Review by Frank Plowright
Cinebook began their brief line of historical graphic novels under a curiously awkward title dropping the commonly used ‘The’ from Battle of Britain, combining this pivotal moment in British history with that of a turning tide later in World War II.
By May 1940 Hitler’s Germany was very much in the ascendency, having occupied most of continental Europe in just over nine months, with the British forces sent against Germany scrambling to be evacuated from the French port of Dunkirk. The UK was the next target, and with Europe largely pacified it was possible to direct almost the entire German Luftwaffe against Britain. Hitler didn’t know it, but almost half the British planes available in 1939 had been lost, and the remainder amounted to roughly a quarter of what the Luftwaffe had available. German fighter planes alone outnumbered the entire British Air Force. Production had been stepped up from four planes per day to fourteen, but the odds were still near impossible. The one secret aspect in Britain’s favour was having cracked the German command codes, enabling monitoring of their messages.
Bernard Asso’s script is dry in places, but he can’t be faulted for packing in the necessary detail into a tight 21 pages, and his isn’t the one sided viewpoint more likely to have been the result of a British writer. He switches back and forth between British and German pilots and politicians, and incorporates events outside the strict sphere of the Battle of Britain, but influential on it, such as a bombing raid on Berlin and the Channel ports. He also gives credit where due, such as to the sacked Air Chief Marshal Dowding whose policy of preserving planes as much as possible proved beyond price when the real battle for British skies began.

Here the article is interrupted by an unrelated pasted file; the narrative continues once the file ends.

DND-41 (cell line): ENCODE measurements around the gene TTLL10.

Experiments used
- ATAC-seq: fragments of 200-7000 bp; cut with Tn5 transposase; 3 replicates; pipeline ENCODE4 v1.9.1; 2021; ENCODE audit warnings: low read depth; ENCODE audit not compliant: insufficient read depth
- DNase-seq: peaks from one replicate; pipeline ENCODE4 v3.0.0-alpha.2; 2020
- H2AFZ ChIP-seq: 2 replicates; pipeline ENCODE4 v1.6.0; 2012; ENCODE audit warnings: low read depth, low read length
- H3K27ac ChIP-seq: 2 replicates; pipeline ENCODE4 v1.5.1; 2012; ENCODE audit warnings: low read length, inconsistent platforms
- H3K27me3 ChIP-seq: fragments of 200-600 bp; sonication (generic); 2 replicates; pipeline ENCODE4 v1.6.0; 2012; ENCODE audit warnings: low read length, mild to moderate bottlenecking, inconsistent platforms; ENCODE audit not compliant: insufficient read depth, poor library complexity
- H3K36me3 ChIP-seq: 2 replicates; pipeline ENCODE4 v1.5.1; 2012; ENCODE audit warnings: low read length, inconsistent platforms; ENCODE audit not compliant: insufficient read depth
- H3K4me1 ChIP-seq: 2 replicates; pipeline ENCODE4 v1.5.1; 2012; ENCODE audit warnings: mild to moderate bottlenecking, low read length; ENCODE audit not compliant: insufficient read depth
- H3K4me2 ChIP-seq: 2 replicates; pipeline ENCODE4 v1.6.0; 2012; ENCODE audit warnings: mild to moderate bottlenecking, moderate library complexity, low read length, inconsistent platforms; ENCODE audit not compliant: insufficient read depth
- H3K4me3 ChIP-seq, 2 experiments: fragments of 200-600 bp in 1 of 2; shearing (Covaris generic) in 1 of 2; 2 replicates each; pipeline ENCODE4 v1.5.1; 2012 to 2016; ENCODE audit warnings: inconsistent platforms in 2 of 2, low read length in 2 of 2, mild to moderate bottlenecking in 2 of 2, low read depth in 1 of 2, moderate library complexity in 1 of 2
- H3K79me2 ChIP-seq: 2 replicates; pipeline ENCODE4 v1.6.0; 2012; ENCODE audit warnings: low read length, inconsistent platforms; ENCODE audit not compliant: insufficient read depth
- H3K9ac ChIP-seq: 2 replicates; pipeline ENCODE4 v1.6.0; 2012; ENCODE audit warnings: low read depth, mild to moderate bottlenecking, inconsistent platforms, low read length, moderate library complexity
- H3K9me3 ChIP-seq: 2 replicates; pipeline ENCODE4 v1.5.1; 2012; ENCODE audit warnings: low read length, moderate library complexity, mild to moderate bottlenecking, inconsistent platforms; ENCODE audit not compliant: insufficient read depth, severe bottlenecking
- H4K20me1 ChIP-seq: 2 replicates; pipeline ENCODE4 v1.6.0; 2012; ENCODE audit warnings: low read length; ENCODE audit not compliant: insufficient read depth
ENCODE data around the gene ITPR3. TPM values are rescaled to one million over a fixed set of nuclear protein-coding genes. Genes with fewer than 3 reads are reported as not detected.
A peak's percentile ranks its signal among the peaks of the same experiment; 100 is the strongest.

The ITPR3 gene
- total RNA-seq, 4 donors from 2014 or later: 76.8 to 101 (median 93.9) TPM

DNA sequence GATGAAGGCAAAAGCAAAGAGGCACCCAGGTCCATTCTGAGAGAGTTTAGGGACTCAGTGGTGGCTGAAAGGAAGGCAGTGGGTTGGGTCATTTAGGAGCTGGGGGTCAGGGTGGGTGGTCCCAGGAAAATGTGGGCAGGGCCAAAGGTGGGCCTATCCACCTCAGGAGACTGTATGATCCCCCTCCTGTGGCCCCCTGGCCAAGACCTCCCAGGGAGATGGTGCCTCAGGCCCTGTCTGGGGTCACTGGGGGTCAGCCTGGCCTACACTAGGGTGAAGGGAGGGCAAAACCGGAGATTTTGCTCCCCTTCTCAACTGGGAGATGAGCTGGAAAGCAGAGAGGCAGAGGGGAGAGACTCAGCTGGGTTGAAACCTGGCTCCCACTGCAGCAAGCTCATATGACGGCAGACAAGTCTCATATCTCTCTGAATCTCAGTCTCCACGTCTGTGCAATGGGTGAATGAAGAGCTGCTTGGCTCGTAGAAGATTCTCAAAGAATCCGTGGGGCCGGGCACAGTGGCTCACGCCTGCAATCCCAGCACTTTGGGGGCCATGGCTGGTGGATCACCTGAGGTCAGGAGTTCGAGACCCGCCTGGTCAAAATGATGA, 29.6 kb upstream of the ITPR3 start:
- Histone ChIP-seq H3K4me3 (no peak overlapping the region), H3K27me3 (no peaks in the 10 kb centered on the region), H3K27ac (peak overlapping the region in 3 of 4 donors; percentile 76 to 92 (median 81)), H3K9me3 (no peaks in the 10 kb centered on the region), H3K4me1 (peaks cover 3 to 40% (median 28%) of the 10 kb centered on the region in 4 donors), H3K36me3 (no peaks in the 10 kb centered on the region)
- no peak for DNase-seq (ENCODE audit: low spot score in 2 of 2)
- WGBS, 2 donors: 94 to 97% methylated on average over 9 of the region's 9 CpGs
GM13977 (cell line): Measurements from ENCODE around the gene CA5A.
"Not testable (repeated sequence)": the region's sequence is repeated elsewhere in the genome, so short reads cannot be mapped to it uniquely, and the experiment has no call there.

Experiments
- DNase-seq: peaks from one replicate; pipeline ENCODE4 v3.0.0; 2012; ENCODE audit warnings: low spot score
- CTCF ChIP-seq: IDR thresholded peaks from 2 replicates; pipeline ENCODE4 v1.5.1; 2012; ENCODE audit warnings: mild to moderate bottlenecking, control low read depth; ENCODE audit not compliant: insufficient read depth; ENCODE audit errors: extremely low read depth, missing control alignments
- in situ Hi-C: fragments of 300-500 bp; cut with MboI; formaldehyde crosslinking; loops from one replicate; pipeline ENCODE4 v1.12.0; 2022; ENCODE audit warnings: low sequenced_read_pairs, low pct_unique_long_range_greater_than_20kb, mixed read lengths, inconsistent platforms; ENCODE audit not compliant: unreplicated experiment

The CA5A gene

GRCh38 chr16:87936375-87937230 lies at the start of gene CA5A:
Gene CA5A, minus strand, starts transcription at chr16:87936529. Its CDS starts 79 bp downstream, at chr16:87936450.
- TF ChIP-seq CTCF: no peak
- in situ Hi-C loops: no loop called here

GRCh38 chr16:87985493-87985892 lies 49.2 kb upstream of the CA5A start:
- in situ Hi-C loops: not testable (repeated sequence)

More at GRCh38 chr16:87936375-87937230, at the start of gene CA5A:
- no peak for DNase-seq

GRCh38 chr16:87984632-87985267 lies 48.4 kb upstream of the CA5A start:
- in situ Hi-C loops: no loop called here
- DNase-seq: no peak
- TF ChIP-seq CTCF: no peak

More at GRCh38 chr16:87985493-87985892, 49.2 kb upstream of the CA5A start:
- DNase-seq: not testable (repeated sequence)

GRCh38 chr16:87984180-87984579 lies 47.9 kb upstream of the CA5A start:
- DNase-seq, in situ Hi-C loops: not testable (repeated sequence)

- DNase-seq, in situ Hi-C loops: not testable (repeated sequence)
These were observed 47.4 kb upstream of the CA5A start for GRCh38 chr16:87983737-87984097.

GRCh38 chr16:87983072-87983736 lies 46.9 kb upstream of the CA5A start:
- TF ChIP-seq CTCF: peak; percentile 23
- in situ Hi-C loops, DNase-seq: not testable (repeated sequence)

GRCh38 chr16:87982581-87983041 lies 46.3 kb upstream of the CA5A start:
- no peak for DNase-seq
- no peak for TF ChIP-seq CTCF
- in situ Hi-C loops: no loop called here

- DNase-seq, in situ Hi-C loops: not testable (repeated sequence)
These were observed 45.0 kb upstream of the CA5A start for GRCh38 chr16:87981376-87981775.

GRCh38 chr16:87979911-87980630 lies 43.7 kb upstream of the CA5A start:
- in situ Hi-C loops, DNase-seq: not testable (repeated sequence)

By the time Francis Bergèse began the art, he’d drawn the adventures of France’s favourite flying hero Buck Danny for over 25 years, and it’s easy to see what he loves drawing. He revels in the action scenes, his viewpoints thrilling and his planes detailed down to the last bolt, be they Heinkels, Messerschmidts, Hurricanes or Spitfires. The trade off is that his people are sometimes awkwardly stiff.
A further twenty pages from the same creative team then details the RAF’s bombing campaign over Germany during 1943 and 1944. American allies insisted the RAF work at night on industrial targets while they concentrated on daylight raids on towns. Asso personalises the events by following through on the same people from the opening story, and the lesser amount of historical detail required permits Bergèse to shine on the aerial battle scenes. As seen on the sample page, his colour work on the night sequences is very evocative.
Because Asso packs in so much information this isn’t an instantly engaging read, but as a faithful representation it’s very good, and the lively art carries it a long way. A second military history graphic novel is titled The Falklands War.